U.S. stocks fell broadly in morning trading Wednesday on Wall Street as investors shifted more money into the safety of bonds.
Investors also favored less-risky stocks, including utilities, amid concerns that global economic growth is being threatened by the trade war between the U.S. and China. The broad S&P 500 index is sliding for the fourth consecutive week and technology stocks continue to take some of the biggest losses. Nvidia fell 1%.
Consumer-related stocks were also among the biggest losers. Amazon fell 0.9% and Nike lost 2.1%.
Weak revenue forecasts sent several retailers into a nosedive. Abercrombie & Fitch, Canada Goose and Versace owner Capri Holdings all fell sharply.
Energy companies fell broadly following a 2.2% drop in oil prices. Banks continued declining on lower bond yields, which make loans less profitable.
Utilities held up better than the rest of the market as investors continued shifting money into lower-risk assets. Rising bond prices pushed yields lower again. The yield on the benchmark 10-year Treasury note fell to 2.23%.
Rising bond prices, which pull yields lower, are typically a sign that traders feel jittery about long-term growth prospects and would rather put their money into safer holdings.
On Tuesday, the yield on the benchmark 10 year Treasury fell to its lowest level in nearly two years. It also fell below the yield on the three-month Treasury bill. When that kind of “inversion” in bond yields occurs over an extended period of time, economists fear it may signal a recession within the coming year. It has happened multiple times so far this year.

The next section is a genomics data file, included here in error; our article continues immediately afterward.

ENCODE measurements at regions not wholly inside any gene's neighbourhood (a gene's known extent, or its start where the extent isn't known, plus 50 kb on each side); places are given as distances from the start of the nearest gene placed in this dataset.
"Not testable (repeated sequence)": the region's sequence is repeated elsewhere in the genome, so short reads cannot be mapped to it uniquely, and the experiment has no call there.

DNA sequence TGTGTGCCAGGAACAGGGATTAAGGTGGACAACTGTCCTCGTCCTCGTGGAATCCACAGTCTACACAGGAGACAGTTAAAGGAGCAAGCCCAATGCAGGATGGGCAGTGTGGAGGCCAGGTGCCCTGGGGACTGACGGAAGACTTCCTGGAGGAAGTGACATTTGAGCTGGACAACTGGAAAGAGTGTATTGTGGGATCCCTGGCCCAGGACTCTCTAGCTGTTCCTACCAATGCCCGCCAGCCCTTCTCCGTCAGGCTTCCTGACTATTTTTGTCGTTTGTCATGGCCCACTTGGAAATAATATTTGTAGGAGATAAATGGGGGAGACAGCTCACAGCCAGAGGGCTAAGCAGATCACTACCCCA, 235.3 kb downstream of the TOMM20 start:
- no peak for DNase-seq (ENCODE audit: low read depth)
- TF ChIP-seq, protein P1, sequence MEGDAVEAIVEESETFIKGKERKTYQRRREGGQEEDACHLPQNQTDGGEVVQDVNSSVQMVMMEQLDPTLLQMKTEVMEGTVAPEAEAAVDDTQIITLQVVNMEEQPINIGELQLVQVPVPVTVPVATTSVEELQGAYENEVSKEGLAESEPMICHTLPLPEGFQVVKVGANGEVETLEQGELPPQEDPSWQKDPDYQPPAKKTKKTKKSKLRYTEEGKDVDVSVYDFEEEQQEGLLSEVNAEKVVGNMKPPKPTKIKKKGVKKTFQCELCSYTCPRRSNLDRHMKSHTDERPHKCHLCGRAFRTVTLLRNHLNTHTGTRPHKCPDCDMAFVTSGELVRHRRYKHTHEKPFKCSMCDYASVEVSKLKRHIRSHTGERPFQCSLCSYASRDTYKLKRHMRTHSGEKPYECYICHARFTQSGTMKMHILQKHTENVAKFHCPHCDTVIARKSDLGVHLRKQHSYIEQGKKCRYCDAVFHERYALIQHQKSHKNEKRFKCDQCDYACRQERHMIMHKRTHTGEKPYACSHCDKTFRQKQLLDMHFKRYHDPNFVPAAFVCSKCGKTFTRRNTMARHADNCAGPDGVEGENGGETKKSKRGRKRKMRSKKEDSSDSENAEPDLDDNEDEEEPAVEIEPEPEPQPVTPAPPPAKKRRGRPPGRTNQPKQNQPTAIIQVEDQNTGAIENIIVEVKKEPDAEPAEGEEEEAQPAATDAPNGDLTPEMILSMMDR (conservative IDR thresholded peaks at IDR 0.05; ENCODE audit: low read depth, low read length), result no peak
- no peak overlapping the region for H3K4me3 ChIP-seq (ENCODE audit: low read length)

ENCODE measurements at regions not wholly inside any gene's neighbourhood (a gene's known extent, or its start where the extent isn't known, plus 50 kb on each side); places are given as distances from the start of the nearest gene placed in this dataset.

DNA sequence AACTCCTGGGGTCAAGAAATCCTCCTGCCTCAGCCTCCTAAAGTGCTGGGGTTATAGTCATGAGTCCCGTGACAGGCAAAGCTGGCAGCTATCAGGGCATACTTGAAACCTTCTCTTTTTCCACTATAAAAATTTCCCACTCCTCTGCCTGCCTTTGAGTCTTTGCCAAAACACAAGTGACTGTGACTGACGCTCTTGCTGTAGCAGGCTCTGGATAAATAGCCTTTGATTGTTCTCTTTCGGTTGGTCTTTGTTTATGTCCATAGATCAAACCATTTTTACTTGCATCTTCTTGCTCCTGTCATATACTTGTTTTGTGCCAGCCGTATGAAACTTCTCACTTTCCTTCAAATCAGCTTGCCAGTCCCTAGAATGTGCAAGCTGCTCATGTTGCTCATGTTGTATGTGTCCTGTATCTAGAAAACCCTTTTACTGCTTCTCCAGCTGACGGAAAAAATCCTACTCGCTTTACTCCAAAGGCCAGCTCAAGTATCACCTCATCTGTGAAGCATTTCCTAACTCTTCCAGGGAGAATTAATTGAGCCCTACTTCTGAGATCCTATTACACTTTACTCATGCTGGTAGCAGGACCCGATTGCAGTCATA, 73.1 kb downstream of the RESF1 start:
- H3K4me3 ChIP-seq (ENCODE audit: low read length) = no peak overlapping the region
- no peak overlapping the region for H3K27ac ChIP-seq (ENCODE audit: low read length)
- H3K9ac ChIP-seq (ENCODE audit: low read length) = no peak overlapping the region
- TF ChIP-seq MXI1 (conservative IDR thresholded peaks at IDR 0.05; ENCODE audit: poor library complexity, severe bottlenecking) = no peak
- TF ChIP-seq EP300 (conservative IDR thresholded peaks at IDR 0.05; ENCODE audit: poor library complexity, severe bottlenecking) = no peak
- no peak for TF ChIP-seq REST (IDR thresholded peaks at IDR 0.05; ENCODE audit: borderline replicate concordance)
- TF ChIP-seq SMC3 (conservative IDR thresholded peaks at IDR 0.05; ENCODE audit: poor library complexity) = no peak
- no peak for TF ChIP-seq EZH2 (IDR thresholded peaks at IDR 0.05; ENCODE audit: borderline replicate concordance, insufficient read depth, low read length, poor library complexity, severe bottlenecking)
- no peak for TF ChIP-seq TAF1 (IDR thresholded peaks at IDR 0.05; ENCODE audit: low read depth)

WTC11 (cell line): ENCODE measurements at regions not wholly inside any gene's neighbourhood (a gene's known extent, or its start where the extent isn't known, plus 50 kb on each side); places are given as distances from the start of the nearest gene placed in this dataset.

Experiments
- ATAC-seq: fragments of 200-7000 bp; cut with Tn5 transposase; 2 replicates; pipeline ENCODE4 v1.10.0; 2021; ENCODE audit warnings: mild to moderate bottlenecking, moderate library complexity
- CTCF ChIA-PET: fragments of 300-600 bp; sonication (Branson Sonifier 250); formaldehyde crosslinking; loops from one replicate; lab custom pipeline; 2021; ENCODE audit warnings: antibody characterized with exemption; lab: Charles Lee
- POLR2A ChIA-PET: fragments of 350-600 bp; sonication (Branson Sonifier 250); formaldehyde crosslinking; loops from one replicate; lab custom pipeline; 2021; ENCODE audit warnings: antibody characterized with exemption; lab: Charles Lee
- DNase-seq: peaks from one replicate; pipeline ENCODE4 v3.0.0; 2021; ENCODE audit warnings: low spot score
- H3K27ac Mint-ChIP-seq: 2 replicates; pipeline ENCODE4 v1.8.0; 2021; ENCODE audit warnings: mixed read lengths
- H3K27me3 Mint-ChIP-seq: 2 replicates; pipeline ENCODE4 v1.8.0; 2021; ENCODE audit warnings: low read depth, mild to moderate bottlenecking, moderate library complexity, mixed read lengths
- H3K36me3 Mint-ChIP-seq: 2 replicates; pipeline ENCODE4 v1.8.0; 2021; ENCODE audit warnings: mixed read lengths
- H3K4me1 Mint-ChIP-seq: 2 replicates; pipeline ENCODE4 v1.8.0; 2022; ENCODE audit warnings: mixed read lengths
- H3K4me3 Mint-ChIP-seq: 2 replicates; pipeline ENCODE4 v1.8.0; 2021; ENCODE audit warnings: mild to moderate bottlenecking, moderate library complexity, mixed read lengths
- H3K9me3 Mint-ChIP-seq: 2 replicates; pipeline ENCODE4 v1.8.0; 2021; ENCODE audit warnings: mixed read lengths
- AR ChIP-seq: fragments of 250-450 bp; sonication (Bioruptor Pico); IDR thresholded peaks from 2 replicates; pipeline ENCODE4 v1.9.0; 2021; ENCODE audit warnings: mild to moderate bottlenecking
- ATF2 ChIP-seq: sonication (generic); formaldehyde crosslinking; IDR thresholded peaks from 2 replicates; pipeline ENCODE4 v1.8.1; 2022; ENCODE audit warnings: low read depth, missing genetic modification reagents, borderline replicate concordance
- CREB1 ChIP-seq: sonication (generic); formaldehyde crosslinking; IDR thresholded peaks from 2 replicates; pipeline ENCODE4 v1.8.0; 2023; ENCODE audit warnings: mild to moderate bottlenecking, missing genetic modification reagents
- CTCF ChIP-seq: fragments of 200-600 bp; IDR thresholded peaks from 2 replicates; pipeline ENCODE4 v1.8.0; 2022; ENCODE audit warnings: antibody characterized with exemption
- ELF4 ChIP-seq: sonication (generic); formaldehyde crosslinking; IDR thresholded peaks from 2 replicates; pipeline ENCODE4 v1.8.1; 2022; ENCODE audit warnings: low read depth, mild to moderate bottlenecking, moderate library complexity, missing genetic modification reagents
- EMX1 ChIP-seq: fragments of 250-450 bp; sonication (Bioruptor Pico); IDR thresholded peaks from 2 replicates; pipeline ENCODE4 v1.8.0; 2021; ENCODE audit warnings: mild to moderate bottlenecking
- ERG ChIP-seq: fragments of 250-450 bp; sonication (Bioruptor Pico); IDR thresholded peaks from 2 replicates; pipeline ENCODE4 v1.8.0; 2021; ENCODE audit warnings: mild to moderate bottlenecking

Investors have been increasingly anxious since the beginning of May. That’s when the U.S. and China concluded their 11th round of trade talks with no agreement. The U.S. then more than doubled duties on $200 billion in Chinese imports. China responded by raising tariffs on goods.
KEEPING SCORE: The S&P 500 index fell 0.5% as of 10:20 a.m. The Dow Jones Industrial Average fell 147 points, or 0.6%, to 25,197. The Nasdaq composite fell 0.4%.
THREADBARE DUDS: Abercrombie & Fitch plunged 23.8% after the retailer disappointed investors with figures for a key sales measure. The company’s sales at established stores fell shy of forecasts for the first quarter and it expects that measure to be flat in the second quarter, falling far short of analysts’ predictions.
Abercrombie is also closing several important stores, including its Hollister flagship location in New York.
COOKED GOOSE: Luxury coat maker Canada Goose Holdings plunged 22.5% after its quarterly revenue fell shy of forecasts. The company also warned investors of slower growth ahead.
The company, known for its expensive, goose feather-stuffed parkas and jackets, expects 20% revenue growth this fiscal year. That falls short of Wall Street’s forecasts.
The company has been opening up its own shops over the last several years, a change from its previous practice of selling through other retailers. In addition to giving the weak forecast, Canada Goose also said it plans on opening up more of its own stores.